top of page


Tw/Cw - War

Photo credit: Héctor Manchego

Winner of the Origins Award for Outstanding New Work at VAULT Festival 2020, The Brief Life & Mysterious Death of Boris III, King of Bulgaria, plays at the Arcola theatre.

This darkly comic retelling is told in Out of Forest Theatre’s inimitable style: combining historical theatre and folk music with a modern revisionist twist.

I got to talk to co-writer Joseph Cullen about the show and to find out what the writing process was like for him and Sasha Wilson.

Photo credit: Héctor Manchego


What is The Brief Life & Mysterious Death of Boris III, King of Bulgaria


In 1943, nearly 50,000 Jewish people in Bulgaria were spared from deportation and death. King Boris, Queen Giovanna, Metropolitan Stefan, Secretary Liliana Panitza and many others in Bulgaria worked tirelessly to appease and delay, despite having allied with Germany. We tackle the complex series of events surrounding the heroic rescue of nearly 50,000 and the tragic loss of over 11,000 people from Thrace & Macedonia.

What was your inspiration behind the show?

Co-writer Sasha Wilson’s Omama & Opapa (Bulgarian grandparents) gave us a copy of ‘Crown of Thorns’ by Stephen Groueff - a biography of Boris III. We were fascinated by this story of Bulgaria’s history, and shocked that we had heard nothing about it. We always said we wouldn’t make a WWII show unless we could shine a light on something new. Well..! We are not interested in telling simple stories, so researching the position of Bulgaria’s leaders and citizens in this ‘grey area’ of history was a creative challenge.

What was the writing process like? What did you find the easiest and

most difficult part when writing the show?

When we first developed the show in 2020, Sasha Wilson & Joseph Cullen (co-writers) did all the research and wrote a rehearsal draft, and then worked with actors including David Leopold (who plays Metropolitan Stefan / Alexander Belev / Advisor No. 3 in our version) to shape the piece, incorporating music and fast-paced dialogue and multi-rolling. We have since worked with Dessi Stefanova of The London Bulgarian Choir on ‘Mila Rodino’ (The National Anthem) and have strong links with The Bulgarian Embassy in London and descendants of Boris III, who have further informed our development. For our 2023 versions at Edinburgh Fringe and The Arcola Theatre we have worked with Jewish Dramaturg &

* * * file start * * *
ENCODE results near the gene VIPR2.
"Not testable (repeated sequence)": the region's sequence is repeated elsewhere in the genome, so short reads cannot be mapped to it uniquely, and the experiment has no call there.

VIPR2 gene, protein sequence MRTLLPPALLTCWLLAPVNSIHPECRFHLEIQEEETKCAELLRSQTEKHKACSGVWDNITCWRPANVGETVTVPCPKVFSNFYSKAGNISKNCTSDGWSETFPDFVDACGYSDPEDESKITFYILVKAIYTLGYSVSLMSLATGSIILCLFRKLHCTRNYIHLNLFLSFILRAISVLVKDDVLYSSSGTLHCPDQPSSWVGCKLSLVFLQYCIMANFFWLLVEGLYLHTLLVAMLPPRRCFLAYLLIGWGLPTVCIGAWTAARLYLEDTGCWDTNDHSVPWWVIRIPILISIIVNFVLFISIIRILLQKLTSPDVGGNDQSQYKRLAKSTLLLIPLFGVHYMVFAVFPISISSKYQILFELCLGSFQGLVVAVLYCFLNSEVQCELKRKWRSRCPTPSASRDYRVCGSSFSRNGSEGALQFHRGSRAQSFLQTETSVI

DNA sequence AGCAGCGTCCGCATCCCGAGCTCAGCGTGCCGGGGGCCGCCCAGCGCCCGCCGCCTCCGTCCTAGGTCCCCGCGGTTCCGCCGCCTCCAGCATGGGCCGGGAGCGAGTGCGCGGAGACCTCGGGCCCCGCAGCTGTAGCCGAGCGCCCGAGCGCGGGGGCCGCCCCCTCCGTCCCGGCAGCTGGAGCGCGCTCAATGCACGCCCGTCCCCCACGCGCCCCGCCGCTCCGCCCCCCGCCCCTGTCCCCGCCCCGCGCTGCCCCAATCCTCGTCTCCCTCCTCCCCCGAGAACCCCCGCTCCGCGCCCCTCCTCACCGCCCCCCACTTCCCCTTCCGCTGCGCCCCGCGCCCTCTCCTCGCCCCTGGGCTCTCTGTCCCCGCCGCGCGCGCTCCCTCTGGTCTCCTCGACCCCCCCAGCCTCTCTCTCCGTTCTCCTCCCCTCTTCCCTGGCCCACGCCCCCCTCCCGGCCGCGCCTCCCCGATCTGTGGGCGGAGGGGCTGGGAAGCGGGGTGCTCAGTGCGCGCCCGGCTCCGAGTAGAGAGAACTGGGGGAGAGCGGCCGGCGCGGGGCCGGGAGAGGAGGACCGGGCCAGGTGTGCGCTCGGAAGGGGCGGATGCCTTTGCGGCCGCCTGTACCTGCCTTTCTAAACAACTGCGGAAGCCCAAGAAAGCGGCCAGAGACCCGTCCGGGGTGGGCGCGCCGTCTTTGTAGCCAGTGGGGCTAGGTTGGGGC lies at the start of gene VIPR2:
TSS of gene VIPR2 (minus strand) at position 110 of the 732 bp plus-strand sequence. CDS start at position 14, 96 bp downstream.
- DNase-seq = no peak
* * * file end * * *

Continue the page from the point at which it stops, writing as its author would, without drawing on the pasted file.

Director Hannah Hauer-King who offered some vital musical additions to the show. We hope to stage the full 90-min one-act version of the show in 2024. The easiest sections to write have been when we are able to stay truest to the historical timeline. Of course, with only an hour or so to tell such a complex story, we have had to crunch some timelines and use our

Dramatic licence for a few moments, and these always somehow feel the trickiest to smooth over while toeing the line of historical accuracy vs theatricality.

How does the show deal with and present a subject that can be sensitive

to some people? And bringing to life a true story?

At its heart, this is a Rescue mission, and a powerful story of hope and the bravery of the Bulgarian people. But we must also address the poor decision-making and the weakness that lay at the heart of the right-wing government. While developing this production we have kept a keen eye on the tone of the piece, and the amount of time we devote to the sensitive subject of the deportation of 11,343 from Thracian & Macedonian territories. We have listened carefully to any feedback offered by our 4,000+ audience so far, including many Jewish and Bulgarian people, who on the whole have offered gratitude to us for sharing

these events. As writers we have a duty of care to our audience as well, so comedy & music are used in a balanced and appropriate way as we recount this tale.

With being writers and cast of the show, how do you tackle this and what are the pros and cons?

Where possible we have tried not to wear two hats at once. This hasn’t also proved possible, but once we were into the run at Edinburgh both Sasha &